BioWare has announced that its delayed RPG Dragon Age Origins will be circumventing the divisive copy protection program SecuROM.
“The boxed/retail PC version of Dragon Age Origins will use only a basic disk check and it will not require online authentication. In other words, the retail PC version of the game won’t require you to go online to authenticate the game for offline play. We have chosen not to use SecuROM in any version of Dragon Age that is distributed by EA or BioWare,” said a community manager for the developer.
The announcement continues a comprehensive turnaround for EA on the use of copy protection software. Late in march, EA had announced that it will relinquish DRM technology from the upcoming Sims 3.
At the time, the recently-appointed studio head of EA’s Sims Label, Rod Humble, described DRM as “overly invasive” after listening to concerns from consumers.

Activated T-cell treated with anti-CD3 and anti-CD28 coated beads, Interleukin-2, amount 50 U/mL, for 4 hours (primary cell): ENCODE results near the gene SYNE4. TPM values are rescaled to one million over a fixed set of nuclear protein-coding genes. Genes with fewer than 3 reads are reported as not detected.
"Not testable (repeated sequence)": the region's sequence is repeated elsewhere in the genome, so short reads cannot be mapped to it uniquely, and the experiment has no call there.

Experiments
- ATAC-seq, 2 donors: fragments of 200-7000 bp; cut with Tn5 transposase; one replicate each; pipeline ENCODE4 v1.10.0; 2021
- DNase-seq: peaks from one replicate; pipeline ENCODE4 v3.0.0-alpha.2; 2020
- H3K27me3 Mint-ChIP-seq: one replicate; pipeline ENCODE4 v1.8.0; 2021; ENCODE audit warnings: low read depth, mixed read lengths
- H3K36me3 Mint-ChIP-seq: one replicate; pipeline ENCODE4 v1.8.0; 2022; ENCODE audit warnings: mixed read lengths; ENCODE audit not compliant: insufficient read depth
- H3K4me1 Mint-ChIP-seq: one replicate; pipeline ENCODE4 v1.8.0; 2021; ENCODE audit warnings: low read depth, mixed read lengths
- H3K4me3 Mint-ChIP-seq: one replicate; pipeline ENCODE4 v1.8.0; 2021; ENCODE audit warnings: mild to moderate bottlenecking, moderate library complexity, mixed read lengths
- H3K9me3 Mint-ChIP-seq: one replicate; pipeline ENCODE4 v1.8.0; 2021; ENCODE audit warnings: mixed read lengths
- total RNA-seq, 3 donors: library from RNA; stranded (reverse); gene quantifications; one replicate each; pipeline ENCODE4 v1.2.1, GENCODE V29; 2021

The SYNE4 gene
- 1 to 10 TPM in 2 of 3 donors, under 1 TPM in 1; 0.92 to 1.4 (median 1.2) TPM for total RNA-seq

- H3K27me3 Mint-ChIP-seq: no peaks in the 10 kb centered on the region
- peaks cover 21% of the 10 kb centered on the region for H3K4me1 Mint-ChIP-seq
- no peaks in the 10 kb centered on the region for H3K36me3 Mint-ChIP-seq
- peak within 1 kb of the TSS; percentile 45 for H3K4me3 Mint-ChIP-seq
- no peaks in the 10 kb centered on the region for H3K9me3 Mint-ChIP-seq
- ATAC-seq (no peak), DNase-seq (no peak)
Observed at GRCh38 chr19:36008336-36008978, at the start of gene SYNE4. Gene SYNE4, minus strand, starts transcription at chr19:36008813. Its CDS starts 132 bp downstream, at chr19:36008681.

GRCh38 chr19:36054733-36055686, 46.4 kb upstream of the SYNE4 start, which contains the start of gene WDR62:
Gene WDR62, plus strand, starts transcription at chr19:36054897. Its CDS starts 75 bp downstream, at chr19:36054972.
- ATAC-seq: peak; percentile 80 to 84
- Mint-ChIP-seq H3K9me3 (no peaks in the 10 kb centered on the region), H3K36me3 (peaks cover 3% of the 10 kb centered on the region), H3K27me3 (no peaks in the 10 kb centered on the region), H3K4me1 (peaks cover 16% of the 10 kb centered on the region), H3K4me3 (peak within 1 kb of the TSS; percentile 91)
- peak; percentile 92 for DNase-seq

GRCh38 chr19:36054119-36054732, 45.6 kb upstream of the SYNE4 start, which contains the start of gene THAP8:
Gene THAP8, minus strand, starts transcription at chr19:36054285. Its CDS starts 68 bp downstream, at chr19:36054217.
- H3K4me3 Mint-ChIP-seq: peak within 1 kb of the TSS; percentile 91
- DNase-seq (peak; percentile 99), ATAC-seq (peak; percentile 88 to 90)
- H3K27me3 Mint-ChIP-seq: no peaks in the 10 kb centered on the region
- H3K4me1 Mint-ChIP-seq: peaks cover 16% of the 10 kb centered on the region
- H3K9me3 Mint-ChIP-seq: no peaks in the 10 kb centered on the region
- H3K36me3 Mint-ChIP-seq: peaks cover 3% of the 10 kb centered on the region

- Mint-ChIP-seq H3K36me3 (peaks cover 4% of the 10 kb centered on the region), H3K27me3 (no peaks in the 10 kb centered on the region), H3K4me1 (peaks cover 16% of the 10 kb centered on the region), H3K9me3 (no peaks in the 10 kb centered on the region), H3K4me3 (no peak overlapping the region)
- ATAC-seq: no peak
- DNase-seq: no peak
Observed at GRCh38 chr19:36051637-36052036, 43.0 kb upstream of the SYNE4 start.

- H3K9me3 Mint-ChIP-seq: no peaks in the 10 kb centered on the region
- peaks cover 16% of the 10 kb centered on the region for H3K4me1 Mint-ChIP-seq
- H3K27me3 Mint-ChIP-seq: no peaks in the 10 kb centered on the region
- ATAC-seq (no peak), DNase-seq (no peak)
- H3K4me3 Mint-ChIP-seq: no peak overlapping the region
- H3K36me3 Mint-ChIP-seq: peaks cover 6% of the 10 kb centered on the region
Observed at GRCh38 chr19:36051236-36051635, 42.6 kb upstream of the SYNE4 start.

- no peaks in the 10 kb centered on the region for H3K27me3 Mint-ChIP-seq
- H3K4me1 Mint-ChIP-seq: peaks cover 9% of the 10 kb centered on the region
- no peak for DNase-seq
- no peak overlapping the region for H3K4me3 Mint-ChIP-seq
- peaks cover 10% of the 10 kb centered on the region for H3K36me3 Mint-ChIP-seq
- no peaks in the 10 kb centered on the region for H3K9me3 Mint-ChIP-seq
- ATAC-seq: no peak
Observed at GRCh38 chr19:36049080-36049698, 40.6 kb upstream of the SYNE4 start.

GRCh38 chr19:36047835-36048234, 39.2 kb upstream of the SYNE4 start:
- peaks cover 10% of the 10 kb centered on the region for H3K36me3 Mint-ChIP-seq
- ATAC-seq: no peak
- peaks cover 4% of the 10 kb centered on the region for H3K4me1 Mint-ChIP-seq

Now it seems that EA policy will spread right through its subsidiaries, with BioWare – the acclaimed Quebec-based developer that was bought during an 860m EA spending spree late in 2007 – now replicating EA’s position on the matter.
BioWare’s community manager, posting on Dragon Age’s official message board, had also announced the launch of the Dragon Age toolset beta, which offers “developer-grade” tools.
“We’re looking forward to what fans will create with it. We’ll also be supporting the game with a ton of great downloadable content that will be available for purchase after the game’s release,” read the announcement.
Dragon Age Origins is set for release this Xbox 360, PlayStation 3 and PC “this Fall”.
It was recently discovered that project head Dan Tudge had departed from BioWare to join Disney’s Propaganda Games, leaving his post during development.